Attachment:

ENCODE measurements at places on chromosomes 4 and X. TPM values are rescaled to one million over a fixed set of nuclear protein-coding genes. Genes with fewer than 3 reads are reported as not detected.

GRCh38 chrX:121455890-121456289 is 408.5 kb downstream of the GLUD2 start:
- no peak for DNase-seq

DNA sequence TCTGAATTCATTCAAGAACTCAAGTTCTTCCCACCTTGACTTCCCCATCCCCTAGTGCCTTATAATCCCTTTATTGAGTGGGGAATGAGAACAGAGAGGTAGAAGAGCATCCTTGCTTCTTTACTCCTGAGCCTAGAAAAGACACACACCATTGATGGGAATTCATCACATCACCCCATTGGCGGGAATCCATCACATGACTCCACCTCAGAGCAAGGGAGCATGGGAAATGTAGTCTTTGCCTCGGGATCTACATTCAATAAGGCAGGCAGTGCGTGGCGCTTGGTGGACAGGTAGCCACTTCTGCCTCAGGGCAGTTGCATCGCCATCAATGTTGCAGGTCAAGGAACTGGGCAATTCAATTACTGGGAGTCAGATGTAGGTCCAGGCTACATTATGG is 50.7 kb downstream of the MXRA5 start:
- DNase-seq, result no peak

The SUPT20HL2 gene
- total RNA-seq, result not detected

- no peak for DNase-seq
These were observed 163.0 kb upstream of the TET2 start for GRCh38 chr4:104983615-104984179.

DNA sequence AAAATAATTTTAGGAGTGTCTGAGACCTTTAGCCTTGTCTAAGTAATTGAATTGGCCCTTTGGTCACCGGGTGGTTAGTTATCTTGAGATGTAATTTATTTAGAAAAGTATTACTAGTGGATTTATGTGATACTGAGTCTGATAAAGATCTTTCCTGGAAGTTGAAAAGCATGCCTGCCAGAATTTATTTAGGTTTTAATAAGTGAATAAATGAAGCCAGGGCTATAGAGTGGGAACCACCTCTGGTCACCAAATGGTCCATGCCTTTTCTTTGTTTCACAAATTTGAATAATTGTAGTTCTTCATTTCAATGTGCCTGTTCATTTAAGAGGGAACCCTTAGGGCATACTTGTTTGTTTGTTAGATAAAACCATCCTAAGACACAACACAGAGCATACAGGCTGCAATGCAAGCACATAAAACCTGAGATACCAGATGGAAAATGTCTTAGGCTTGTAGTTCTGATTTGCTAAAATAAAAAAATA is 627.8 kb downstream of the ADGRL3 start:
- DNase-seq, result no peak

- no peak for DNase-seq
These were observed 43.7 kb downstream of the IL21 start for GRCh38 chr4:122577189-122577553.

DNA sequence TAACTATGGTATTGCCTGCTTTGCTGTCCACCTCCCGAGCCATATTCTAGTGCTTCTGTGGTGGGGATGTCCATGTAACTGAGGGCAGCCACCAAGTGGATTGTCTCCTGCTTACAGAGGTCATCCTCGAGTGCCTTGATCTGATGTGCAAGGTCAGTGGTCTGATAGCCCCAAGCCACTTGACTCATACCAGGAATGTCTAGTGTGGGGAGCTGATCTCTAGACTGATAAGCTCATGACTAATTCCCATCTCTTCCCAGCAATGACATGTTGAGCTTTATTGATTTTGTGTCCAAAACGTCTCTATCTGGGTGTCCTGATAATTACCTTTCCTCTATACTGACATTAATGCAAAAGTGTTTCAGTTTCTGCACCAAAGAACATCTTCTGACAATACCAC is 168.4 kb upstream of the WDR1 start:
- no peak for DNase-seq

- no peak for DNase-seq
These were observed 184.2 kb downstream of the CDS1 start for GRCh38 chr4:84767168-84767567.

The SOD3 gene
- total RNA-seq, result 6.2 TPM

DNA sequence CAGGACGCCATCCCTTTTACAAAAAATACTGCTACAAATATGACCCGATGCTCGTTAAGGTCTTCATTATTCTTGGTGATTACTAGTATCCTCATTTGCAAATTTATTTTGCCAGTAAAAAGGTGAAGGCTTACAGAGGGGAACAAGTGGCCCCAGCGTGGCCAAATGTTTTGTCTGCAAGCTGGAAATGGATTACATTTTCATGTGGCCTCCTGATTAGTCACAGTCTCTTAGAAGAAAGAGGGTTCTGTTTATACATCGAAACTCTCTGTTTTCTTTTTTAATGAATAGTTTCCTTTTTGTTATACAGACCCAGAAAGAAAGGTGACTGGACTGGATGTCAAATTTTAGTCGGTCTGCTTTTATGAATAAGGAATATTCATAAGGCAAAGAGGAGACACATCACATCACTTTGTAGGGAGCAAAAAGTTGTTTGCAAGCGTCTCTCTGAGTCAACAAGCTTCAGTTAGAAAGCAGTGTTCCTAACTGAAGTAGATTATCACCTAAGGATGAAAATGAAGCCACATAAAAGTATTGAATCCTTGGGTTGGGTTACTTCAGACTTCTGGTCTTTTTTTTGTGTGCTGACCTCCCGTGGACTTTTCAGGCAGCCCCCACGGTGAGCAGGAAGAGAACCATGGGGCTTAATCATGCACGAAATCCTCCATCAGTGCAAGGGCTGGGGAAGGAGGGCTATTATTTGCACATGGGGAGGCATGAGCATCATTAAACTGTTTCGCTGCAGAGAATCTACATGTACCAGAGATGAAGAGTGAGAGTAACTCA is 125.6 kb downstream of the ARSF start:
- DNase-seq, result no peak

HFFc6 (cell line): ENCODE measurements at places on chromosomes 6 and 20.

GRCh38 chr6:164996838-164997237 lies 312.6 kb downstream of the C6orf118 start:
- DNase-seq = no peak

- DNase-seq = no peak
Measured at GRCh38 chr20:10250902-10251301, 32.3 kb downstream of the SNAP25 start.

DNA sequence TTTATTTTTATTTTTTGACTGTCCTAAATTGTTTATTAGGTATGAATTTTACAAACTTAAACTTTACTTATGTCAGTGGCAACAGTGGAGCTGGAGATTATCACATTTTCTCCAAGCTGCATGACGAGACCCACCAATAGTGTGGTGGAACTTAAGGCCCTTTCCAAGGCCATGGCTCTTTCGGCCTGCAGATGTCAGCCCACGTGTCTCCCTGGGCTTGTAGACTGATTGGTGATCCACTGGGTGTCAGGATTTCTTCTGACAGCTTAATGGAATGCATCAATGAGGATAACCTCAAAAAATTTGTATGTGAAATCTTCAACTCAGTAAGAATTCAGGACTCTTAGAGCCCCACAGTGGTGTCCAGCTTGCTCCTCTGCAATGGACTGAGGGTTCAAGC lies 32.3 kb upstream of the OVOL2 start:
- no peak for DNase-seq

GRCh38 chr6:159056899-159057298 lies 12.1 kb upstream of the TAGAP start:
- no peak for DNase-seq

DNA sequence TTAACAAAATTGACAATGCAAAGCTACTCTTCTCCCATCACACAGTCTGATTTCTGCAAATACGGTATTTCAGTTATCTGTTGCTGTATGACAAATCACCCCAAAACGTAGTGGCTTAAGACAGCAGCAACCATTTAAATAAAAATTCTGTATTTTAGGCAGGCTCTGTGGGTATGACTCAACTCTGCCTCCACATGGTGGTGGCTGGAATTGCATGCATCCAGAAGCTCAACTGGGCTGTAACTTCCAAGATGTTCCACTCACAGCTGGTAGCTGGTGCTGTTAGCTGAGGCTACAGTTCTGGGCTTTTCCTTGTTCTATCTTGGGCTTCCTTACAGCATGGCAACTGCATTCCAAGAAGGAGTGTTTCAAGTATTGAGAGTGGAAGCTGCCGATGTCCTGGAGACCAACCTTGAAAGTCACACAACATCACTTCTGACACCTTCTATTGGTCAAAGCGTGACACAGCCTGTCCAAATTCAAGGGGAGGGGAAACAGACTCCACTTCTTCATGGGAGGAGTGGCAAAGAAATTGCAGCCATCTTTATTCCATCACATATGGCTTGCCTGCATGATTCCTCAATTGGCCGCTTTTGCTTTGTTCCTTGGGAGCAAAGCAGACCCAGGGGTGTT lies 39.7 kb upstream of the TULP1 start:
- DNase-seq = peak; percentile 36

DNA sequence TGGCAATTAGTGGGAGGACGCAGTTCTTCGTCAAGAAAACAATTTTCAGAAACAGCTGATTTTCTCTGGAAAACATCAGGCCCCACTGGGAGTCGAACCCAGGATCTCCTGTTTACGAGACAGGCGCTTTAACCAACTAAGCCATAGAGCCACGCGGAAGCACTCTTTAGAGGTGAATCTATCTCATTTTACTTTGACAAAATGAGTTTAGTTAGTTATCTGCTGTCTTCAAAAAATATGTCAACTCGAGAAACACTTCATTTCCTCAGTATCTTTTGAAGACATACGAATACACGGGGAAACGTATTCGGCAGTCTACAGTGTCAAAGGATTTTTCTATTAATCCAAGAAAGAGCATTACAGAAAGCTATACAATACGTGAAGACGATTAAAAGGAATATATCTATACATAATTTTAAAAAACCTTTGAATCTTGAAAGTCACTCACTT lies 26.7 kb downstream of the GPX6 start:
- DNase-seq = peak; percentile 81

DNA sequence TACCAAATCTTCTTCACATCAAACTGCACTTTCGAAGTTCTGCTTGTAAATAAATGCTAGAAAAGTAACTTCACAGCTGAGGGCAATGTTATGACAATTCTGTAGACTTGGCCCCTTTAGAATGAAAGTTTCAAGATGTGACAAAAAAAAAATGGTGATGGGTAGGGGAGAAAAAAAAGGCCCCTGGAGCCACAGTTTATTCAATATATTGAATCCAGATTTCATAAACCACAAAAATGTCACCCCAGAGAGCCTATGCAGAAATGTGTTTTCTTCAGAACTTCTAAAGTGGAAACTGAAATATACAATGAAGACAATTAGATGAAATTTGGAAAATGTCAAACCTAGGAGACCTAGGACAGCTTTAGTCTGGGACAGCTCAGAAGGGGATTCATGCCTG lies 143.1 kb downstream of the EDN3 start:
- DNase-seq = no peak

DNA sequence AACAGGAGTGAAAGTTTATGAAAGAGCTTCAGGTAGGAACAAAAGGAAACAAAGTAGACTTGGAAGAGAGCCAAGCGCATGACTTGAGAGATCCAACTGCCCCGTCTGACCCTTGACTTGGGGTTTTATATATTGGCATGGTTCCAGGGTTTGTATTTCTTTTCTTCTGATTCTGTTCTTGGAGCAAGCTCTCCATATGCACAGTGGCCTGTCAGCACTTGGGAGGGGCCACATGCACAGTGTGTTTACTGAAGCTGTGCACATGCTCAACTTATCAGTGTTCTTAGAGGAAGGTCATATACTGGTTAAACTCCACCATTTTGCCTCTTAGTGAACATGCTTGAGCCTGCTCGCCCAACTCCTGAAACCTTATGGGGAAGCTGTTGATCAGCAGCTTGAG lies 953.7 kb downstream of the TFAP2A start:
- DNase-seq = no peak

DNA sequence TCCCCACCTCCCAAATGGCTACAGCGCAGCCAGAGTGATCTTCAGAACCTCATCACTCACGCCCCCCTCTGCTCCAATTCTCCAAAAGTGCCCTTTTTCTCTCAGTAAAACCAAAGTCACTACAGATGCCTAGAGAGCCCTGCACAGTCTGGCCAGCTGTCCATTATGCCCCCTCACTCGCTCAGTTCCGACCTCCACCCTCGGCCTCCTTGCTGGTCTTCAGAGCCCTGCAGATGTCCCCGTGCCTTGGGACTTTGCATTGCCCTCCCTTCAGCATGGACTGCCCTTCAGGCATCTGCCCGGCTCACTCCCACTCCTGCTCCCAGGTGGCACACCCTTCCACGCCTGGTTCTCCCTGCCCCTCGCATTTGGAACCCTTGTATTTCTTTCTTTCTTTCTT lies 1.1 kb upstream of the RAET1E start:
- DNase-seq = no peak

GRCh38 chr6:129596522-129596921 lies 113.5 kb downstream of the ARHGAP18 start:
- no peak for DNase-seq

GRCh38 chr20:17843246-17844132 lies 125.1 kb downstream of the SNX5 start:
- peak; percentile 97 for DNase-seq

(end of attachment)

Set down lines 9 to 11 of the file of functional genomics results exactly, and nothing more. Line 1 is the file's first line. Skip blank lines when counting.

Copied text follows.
These were observed 163.0 kb upstream of the TET2 start for GRCh38 chr4:104983615-104984179.

DNA sequence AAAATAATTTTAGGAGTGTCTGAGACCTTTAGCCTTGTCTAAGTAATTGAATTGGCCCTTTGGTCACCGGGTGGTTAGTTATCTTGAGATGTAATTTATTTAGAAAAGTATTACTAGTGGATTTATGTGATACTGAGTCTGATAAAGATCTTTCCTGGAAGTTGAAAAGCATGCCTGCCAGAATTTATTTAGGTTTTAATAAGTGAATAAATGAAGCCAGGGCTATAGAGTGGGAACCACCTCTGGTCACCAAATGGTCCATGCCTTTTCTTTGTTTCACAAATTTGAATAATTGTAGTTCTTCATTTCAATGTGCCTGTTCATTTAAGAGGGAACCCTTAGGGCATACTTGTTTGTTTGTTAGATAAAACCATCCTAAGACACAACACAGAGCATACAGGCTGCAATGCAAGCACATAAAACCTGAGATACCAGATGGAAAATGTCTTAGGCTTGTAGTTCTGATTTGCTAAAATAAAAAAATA is 627.8 kb downstream of the ADGRL3 start:
- DNase-seq, result no peak